Till We Have Faces


C. S. Lewis

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Till We Have Faces Symbols

The Veil

Orual’s veil represents her tendency to hide a part of her, not only from others, but also from herself. The King initially forces her to wear a veil to his wedding to hide her…

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The outward appearance of faces in this novel generally corresponds to the characters’ moral essences. Psyche’s moral perfection is reflected in her stunningly beautiful face. Orual’s face, on the other hand, is horribly…

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The Mirror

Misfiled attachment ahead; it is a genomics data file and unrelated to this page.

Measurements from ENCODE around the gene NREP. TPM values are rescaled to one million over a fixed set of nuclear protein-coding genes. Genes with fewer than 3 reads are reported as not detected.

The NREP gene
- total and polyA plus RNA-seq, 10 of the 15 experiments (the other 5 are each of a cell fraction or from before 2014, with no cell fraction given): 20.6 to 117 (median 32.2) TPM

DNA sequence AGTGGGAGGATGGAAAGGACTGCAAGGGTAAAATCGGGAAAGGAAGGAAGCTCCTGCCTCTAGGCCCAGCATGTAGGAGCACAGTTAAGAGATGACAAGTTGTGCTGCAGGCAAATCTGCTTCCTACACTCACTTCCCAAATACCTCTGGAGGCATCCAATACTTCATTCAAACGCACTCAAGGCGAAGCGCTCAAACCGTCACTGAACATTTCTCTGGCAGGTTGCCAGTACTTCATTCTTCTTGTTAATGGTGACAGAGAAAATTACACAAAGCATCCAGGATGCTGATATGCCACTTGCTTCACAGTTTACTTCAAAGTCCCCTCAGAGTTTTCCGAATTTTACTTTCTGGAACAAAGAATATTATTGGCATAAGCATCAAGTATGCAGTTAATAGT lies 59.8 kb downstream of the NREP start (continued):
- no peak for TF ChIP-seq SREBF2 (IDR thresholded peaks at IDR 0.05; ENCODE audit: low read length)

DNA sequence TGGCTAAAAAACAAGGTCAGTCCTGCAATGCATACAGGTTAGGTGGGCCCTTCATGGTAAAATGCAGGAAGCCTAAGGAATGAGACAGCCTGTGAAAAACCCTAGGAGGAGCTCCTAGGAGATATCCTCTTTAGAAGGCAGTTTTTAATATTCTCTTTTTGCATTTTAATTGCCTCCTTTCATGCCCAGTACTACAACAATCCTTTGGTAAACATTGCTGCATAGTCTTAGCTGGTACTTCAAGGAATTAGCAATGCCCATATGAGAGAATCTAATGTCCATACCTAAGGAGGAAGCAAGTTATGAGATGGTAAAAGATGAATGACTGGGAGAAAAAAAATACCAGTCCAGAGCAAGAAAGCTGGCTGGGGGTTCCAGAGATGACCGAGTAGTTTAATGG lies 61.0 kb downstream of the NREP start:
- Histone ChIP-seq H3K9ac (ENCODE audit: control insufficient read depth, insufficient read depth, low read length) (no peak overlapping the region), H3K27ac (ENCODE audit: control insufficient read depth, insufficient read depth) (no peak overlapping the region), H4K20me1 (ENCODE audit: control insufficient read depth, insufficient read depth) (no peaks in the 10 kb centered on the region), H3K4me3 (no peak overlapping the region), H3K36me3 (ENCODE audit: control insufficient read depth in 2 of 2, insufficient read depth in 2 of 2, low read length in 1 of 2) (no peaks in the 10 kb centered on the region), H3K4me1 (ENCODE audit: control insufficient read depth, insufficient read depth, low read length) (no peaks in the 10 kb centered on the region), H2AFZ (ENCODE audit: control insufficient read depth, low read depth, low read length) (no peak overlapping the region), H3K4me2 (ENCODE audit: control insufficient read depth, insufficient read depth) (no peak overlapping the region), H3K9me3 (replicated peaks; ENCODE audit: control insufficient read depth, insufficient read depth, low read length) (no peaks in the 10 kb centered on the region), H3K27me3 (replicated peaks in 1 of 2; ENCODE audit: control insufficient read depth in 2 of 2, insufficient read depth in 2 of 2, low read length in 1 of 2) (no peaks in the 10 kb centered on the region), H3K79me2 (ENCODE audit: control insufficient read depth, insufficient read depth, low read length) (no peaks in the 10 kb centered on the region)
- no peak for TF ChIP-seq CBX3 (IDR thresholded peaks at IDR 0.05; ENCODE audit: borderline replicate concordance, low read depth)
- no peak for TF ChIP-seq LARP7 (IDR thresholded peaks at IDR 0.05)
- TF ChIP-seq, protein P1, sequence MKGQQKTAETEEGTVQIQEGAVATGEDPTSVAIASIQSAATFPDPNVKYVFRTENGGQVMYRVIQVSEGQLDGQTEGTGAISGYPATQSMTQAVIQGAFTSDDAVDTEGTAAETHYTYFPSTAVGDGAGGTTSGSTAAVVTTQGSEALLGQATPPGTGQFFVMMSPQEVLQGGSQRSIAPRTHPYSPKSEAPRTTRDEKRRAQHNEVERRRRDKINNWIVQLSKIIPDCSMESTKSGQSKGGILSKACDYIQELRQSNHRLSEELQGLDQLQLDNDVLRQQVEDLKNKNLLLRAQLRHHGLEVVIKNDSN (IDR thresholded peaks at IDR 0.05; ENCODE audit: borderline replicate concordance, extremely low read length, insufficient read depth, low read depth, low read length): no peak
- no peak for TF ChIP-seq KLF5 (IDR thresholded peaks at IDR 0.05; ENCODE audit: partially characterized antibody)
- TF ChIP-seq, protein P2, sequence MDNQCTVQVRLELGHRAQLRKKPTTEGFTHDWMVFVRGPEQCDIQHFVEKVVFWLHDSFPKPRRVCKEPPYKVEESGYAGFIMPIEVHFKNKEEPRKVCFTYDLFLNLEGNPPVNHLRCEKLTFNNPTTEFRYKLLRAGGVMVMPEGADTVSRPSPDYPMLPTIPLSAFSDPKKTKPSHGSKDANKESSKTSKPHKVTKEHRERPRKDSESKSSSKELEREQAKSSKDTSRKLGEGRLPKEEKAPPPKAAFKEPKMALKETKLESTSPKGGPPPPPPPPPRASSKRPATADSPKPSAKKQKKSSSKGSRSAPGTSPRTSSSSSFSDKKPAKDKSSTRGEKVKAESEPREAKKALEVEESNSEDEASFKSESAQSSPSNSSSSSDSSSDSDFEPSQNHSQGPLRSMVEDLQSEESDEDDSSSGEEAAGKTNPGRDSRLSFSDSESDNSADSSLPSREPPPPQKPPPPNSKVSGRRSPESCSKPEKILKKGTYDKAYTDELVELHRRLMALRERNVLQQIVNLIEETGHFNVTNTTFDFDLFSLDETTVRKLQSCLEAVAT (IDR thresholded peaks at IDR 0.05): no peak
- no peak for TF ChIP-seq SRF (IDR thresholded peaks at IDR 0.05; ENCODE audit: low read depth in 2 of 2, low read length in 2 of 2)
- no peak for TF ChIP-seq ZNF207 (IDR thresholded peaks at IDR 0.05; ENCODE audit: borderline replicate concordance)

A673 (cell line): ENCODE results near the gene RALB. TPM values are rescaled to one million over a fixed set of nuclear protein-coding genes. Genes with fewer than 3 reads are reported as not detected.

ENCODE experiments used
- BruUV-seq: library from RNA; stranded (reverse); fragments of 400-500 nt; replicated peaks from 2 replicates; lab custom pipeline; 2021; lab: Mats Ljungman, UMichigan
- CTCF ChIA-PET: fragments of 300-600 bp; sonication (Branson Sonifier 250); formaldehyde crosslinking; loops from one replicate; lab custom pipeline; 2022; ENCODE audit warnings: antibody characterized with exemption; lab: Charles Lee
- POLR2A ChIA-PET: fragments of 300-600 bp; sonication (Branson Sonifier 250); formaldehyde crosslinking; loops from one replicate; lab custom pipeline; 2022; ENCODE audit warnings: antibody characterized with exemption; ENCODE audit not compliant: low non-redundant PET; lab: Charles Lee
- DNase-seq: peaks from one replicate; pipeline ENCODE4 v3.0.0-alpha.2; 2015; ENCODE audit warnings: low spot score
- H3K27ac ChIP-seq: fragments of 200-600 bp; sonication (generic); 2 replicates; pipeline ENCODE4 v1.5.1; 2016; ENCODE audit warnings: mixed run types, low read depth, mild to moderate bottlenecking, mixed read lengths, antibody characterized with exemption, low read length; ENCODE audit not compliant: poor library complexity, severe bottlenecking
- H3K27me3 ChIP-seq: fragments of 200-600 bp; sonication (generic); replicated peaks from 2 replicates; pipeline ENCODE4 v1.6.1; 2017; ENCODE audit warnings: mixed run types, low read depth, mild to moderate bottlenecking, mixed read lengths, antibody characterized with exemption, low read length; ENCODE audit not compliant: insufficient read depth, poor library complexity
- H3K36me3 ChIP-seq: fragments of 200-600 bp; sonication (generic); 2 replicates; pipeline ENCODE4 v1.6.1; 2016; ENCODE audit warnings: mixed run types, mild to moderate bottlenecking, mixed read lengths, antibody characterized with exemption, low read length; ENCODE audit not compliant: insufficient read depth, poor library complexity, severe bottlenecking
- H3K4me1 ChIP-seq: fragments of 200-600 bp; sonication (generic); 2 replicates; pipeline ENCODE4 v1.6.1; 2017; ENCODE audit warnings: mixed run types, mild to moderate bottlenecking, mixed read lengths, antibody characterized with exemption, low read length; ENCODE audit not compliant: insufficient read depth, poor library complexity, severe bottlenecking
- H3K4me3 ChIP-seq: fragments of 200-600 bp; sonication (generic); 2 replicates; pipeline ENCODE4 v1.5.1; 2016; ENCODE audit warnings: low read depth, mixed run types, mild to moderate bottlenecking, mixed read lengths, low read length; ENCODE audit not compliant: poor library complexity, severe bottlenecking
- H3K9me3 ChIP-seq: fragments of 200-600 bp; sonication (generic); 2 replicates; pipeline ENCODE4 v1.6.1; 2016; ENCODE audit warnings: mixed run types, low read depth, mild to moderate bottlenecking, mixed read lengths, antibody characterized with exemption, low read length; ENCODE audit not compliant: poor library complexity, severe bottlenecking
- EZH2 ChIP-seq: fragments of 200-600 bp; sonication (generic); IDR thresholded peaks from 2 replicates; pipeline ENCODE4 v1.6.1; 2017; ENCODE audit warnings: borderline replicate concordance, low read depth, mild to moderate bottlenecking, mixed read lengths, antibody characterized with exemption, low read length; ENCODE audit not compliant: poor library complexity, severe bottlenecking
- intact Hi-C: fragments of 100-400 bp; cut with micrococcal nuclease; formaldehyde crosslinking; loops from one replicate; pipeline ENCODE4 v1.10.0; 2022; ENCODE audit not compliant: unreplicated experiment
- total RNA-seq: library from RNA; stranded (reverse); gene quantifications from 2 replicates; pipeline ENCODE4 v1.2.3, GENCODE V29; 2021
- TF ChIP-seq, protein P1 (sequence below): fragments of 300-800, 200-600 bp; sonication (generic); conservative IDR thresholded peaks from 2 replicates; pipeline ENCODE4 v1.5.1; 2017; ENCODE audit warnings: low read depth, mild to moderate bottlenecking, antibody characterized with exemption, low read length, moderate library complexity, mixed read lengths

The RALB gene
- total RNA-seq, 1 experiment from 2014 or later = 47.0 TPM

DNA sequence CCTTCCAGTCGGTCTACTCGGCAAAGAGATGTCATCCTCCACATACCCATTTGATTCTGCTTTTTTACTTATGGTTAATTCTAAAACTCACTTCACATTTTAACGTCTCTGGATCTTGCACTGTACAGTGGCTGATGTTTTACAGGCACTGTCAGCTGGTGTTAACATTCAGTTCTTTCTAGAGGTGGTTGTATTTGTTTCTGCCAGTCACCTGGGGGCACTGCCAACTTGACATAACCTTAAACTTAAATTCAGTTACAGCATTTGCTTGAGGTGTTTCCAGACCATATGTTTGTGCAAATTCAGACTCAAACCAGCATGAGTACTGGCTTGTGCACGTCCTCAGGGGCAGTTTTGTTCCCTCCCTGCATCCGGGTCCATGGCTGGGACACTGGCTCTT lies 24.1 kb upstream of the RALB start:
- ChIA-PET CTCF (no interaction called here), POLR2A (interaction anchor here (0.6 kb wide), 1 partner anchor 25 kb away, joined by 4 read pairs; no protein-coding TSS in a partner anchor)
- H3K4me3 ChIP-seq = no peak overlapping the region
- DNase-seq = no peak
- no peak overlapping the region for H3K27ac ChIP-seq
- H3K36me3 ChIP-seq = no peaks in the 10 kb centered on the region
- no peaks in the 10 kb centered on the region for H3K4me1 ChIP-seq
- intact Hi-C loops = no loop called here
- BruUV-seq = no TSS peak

A mirror is conventionally an instrument with which one examines one’s face. Thus, in this book mirrors act as instruments of self-understanding, since faces represent one’s true self. Orual sees the face of Ungit

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The Chains in the Well

After Psyche’s exile, Orual is haunted by the sound of the chains of the well moving in the wind, which sounds just like a girl crying in the garden. The chains act as a…

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Ungit represents the potential for jealous, devouring love that lies within all mortals. Although she is worshipped as a god in Glome, the Fox does not acknowledge her as one of the “true gods” at…

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The Palace on the Mountain

As a child, Psyche dreams of one day living in a palace on the Grey Mountain, which she later sees as a sign that she has always been destined to go there as a sacrifice…

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